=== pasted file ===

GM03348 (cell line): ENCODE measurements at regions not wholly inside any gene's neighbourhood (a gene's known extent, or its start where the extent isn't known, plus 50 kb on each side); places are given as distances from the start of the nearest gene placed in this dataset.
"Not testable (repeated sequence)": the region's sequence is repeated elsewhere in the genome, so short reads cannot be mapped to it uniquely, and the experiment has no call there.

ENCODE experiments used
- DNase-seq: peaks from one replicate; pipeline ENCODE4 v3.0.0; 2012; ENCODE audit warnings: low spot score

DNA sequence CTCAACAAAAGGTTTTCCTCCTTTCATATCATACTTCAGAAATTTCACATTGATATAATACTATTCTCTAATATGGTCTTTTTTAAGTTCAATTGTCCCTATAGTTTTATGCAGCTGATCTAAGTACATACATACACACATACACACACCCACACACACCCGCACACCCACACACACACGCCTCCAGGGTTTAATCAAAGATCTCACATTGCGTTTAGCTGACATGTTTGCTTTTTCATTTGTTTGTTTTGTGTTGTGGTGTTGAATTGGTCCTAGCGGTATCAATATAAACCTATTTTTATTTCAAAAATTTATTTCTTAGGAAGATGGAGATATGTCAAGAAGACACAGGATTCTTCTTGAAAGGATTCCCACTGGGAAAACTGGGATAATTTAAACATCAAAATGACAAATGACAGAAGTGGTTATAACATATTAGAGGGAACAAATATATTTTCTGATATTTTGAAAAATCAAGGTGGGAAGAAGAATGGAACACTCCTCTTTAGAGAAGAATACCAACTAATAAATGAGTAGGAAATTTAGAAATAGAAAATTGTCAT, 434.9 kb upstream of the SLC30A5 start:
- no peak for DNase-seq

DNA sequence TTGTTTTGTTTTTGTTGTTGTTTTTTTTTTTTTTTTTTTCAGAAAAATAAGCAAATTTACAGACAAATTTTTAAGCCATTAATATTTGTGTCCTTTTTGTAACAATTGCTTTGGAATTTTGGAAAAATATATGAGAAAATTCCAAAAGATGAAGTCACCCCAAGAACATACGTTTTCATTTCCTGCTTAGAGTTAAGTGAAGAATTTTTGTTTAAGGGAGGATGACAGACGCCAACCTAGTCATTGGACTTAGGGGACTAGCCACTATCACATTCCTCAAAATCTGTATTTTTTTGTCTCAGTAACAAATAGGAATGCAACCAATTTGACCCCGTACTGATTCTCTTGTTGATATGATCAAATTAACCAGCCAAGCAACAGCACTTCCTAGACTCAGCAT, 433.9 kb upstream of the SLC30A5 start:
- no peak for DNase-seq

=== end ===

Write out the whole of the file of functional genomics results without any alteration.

GM03348 (cell line): ENCODE measurements at regions not wholly inside any gene's neighbourhood (a gene's known extent, or its start where the extent isn't known, plus 50 kb on each side); places are given as distances from the start of the nearest gene placed in this dataset.
"Not testable (repeated sequence)": the region's sequence is repeated elsewhere in the genome, so short reads cannot be mapped to it uniquely, and the experiment has no call there.

ENCODE experiments used
- DNase-seq: peaks from one replicate; pipeline ENCODE4 v3.0.0; 2012; ENCODE audit warnings: low spot score

DNA sequence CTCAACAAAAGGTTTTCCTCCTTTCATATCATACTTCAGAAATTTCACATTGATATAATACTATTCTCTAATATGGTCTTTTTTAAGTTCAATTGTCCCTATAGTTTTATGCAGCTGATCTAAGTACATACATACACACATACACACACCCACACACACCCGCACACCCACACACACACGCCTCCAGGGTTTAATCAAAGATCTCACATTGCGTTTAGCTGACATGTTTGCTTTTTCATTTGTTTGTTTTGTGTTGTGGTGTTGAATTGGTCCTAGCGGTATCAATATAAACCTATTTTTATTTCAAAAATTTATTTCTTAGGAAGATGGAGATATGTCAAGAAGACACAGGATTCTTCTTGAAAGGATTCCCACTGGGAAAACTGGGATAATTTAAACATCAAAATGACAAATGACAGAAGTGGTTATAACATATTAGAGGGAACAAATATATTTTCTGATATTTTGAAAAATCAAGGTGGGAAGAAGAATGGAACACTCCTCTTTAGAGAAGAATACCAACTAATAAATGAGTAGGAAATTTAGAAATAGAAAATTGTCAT, 434.9 kb upstream of the SLC30A5 start:
- no peak for DNase-seq

DNA sequence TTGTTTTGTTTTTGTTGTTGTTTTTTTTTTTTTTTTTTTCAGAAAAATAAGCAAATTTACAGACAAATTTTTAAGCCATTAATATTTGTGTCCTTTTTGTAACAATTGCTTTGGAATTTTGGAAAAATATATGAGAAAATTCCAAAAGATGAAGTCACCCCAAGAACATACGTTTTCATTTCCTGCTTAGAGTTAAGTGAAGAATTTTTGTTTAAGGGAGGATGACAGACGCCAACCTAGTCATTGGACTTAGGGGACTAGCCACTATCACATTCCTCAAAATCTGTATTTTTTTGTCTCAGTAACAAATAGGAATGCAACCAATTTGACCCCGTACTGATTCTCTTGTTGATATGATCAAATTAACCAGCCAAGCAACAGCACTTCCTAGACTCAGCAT, 433.9 kb upstream of the SLC30A5 start:
- no peak for DNase-seq